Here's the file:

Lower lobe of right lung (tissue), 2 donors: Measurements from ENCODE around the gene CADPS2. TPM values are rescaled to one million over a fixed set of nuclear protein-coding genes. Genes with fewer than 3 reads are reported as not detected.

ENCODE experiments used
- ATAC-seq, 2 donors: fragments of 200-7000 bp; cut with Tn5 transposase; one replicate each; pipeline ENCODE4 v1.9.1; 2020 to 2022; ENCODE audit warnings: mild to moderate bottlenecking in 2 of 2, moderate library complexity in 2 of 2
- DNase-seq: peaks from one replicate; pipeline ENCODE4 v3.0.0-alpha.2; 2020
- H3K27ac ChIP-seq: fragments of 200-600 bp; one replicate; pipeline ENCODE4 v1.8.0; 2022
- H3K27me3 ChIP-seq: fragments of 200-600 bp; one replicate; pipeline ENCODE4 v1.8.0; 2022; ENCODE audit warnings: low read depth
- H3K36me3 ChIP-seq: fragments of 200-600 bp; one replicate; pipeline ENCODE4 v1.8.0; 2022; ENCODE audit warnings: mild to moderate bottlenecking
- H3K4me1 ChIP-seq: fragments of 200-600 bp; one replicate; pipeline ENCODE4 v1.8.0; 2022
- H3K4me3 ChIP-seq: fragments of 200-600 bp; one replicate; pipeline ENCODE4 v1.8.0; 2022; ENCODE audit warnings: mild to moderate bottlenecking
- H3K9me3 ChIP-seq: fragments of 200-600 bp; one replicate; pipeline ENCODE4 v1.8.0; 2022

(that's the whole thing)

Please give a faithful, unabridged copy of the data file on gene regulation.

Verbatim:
Lower lobe of right lung (tissue), 2 donors: Measurements from ENCODE around the gene CADPS2. TPM values are rescaled to one million over a fixed set of nuclear protein-coding genes. Genes with fewer than 3 reads are reported as not detected.

ENCODE experiments used
- ATAC-seq, 2 donors: fragments of 200-7000 bp; cut with Tn5 transposase; one replicate each; pipeline ENCODE4 v1.9.1; 2020 to 2022; ENCODE audit warnings: mild to moderate bottlenecking in 2 of 2, moderate library complexity in 2 of 2
- DNase-seq: peaks from one replicate; pipeline ENCODE4 v3.0.0-alpha.2; 2020
- H3K27ac ChIP-seq: fragments of 200-600 bp; one replicate; pipeline ENCODE4 v1.8.0; 2022
- H3K27me3 ChIP-seq: fragments of 200-600 bp; one replicate; pipeline ENCODE4 v1.8.0; 2022; ENCODE audit warnings: low read depth
- H3K36me3 ChIP-seq: fragments of 200-600 bp; one replicate; pipeline ENCODE4 v1.8.0; 2022; ENCODE audit warnings: mild to moderate bottlenecking
- H3K4me1 ChIP-seq: fragments of 200-600 bp; one replicate; pipeline ENCODE4 v1.8.0; 2022
- H3K4me3 ChIP-seq: fragments of 200-600 bp; one replicate; pipeline ENCODE4 v1.8.0; 2022; ENCODE audit warnings: mild to moderate bottlenecking
- H3K9me3 ChIP-seq: fragments of 200-600 bp; one replicate; pipeline ENCODE4 v1.8.0; 2022